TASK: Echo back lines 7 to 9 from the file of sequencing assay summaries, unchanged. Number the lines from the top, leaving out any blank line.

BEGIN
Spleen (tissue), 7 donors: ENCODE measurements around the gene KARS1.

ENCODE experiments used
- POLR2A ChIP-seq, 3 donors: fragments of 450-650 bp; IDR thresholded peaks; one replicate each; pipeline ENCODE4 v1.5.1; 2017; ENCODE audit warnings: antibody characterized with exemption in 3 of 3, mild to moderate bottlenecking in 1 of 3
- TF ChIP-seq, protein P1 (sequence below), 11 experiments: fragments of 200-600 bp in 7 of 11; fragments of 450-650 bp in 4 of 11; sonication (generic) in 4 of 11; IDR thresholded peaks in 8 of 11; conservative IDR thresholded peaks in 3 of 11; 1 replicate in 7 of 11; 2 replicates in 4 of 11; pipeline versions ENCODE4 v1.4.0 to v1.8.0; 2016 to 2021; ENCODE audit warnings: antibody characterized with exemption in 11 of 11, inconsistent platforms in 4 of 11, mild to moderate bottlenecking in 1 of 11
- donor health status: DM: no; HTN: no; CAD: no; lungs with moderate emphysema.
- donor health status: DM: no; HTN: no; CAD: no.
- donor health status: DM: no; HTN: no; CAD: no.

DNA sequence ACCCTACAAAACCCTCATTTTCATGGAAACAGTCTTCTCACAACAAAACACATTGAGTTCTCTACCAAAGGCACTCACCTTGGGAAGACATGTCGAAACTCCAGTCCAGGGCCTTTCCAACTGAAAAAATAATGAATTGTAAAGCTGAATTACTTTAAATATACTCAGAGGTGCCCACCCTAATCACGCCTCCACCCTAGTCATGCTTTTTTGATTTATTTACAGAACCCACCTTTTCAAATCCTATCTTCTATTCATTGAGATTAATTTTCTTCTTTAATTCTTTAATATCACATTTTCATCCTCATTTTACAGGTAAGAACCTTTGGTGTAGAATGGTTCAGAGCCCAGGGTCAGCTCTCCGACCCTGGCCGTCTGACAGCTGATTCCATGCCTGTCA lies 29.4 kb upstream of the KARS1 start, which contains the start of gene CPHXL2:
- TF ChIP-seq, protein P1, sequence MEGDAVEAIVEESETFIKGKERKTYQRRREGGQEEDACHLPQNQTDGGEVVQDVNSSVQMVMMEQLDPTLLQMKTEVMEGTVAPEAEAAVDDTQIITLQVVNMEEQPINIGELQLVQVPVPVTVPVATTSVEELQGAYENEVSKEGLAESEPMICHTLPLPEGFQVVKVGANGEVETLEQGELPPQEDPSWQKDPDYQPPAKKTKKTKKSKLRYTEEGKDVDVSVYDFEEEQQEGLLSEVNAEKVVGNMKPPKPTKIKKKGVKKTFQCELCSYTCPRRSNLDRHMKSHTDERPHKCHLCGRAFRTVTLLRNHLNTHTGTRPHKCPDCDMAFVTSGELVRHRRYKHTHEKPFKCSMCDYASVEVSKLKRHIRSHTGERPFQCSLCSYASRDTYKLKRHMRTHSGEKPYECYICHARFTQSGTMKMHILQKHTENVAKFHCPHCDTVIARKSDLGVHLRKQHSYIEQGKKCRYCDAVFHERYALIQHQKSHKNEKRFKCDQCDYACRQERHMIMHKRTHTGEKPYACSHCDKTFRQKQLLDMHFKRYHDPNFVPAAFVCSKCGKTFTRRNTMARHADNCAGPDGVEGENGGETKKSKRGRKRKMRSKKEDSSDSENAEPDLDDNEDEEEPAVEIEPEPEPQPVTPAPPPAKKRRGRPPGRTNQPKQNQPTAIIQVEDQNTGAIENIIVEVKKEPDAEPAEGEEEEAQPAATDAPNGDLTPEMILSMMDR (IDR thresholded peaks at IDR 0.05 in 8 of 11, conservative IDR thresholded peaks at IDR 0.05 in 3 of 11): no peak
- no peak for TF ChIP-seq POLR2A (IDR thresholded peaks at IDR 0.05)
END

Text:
- donor health status: DM: no; HTN: no; CAD: no.

DNA sequence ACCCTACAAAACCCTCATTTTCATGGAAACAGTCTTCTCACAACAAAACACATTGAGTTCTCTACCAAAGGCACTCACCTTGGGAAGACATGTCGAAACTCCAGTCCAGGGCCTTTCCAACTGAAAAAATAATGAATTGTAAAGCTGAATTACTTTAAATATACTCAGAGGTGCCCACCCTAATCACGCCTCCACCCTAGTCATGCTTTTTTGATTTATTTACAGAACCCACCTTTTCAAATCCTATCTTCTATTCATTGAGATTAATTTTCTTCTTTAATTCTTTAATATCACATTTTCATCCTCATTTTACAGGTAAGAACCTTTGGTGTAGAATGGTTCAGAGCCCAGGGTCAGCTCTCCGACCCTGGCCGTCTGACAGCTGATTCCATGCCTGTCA lies 29.4 kb upstream of the KARS1 start, which contains the start of gene CPHXL2:
- TF ChIP-seq, protein P1, sequence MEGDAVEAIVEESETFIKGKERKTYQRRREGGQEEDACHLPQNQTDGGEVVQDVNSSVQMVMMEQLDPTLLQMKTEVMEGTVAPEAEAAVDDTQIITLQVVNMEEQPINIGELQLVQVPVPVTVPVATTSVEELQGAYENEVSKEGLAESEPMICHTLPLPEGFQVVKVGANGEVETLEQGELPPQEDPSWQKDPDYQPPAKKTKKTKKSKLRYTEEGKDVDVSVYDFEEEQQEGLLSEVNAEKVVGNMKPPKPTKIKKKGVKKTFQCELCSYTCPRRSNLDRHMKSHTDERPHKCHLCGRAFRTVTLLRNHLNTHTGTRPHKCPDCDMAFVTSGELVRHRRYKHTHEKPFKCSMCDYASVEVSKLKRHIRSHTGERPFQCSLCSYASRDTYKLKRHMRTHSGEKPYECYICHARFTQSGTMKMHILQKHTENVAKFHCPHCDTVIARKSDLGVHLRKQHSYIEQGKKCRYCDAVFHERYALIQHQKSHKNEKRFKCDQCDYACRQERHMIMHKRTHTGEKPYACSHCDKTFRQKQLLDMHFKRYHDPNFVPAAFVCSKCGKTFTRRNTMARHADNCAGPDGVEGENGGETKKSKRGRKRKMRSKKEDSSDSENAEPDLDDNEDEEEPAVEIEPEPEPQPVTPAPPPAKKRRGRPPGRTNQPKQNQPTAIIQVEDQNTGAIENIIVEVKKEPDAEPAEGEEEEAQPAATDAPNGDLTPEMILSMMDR (IDR thresholded peaks at IDR 0.05 in 8 of 11, conservative IDR thresholded peaks at IDR 0.05 in 3 of 11): no peak